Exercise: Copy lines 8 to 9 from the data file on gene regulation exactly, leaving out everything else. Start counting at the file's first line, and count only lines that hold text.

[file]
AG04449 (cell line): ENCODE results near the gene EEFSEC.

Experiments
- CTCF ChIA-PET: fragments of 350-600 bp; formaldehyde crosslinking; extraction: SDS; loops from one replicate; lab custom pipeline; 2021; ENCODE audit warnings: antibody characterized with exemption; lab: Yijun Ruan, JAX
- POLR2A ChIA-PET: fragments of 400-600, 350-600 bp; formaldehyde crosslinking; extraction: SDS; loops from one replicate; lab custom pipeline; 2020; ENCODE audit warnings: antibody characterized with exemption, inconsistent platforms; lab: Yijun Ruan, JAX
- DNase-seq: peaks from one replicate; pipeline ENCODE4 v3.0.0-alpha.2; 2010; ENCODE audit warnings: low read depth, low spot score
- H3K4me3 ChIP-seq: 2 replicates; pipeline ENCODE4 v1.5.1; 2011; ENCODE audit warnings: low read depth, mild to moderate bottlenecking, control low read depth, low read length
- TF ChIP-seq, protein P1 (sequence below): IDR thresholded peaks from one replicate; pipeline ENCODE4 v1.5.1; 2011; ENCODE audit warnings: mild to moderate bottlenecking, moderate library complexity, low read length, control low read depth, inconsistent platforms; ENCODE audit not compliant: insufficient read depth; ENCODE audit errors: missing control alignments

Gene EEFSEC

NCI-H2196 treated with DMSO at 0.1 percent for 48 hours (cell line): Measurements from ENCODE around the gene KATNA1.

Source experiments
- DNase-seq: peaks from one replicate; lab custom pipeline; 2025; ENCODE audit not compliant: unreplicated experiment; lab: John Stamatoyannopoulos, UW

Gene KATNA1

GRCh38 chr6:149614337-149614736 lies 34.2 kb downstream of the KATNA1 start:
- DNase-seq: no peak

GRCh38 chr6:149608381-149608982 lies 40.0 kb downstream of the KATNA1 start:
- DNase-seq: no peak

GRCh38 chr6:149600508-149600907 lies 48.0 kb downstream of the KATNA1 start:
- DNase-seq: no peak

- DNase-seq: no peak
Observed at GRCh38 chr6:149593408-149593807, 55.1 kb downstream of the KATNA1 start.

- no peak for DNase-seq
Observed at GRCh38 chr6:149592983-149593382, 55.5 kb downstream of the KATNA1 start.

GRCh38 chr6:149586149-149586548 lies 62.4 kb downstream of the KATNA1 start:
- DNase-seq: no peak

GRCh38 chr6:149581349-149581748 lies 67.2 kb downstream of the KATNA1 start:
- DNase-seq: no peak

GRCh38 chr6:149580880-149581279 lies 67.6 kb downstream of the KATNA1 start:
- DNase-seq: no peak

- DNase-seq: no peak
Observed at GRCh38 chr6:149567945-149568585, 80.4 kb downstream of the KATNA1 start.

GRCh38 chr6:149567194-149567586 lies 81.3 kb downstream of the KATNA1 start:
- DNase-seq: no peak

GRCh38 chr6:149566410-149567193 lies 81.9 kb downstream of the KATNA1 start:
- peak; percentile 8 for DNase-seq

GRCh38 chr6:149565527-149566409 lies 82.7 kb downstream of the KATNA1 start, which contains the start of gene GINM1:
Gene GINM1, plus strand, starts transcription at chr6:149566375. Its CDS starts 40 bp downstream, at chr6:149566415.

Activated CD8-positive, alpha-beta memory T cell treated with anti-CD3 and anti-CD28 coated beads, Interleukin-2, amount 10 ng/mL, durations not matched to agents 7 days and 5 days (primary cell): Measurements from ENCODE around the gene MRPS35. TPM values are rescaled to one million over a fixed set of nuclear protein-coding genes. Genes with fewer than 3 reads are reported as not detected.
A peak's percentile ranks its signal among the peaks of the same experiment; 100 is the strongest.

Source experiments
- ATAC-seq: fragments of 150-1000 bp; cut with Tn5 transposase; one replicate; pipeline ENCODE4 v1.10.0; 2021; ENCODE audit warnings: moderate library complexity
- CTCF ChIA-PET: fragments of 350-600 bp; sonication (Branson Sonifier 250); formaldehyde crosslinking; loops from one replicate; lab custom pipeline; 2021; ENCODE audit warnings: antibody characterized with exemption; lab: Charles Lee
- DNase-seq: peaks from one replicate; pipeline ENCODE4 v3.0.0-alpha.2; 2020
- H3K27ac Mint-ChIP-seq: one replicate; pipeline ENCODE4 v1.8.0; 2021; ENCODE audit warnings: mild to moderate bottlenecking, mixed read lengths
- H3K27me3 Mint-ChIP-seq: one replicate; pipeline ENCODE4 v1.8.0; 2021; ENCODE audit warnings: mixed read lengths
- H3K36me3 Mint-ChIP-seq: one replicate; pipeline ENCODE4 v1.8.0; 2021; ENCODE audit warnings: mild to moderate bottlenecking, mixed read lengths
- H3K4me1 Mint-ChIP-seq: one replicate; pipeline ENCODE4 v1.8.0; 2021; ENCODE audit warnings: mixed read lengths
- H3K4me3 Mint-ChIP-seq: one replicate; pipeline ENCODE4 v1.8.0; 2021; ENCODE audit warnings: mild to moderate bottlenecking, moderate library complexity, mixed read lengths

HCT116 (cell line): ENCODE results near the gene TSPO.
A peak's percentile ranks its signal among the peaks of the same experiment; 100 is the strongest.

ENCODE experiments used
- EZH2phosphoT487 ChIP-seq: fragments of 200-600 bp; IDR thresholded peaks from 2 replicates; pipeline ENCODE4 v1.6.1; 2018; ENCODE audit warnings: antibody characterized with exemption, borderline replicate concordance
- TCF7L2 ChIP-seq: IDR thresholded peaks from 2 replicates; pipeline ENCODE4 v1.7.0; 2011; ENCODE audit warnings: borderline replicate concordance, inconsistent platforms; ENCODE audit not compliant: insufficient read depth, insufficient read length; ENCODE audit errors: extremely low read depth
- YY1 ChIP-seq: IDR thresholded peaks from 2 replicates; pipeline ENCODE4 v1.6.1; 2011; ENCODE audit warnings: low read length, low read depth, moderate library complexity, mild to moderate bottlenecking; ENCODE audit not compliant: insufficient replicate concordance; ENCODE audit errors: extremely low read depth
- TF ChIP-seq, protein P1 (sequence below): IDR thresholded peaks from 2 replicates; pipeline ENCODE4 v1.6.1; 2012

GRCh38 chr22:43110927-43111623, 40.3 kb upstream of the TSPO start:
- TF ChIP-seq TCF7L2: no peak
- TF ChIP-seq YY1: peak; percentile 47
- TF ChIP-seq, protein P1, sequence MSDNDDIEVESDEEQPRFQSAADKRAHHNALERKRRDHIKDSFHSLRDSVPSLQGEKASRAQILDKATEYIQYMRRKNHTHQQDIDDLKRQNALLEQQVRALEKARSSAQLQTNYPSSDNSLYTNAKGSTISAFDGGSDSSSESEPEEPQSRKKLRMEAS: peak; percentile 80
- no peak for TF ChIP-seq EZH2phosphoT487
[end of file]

Gene EEFSEC

NCI-H2196 treated with DMSO at 0.1 percent for 48 hours (cell line): Measurements from ENCODE around the gene KATNA1.